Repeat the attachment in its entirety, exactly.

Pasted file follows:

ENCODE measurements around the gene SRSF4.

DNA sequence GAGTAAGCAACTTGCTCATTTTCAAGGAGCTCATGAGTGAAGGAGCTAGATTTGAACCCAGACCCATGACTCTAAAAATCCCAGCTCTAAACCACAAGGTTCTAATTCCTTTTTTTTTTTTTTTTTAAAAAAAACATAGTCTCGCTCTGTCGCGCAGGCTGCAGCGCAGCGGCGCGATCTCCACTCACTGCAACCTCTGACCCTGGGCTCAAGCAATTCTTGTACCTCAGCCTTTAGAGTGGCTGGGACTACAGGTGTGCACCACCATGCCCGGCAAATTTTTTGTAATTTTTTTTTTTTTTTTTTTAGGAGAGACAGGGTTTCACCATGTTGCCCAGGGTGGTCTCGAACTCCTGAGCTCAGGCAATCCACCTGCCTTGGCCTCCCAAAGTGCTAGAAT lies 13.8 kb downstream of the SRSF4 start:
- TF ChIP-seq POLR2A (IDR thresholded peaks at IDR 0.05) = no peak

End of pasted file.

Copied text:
ENCODE measurements around the gene SRSF4.

DNA sequence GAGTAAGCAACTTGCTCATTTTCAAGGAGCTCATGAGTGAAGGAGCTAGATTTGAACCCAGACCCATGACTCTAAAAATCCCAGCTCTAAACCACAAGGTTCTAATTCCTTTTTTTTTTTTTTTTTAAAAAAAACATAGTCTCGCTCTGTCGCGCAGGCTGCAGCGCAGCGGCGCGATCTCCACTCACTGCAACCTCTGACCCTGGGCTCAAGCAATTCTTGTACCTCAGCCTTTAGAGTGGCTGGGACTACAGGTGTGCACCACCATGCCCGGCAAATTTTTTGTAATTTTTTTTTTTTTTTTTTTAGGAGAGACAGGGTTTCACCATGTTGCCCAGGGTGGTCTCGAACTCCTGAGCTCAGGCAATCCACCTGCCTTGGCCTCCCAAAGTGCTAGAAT lies 13.8 kb downstream of the SRSF4 start:
- TF ChIP-seq POLR2A (IDR thresholded peaks at IDR 0.05) = no peak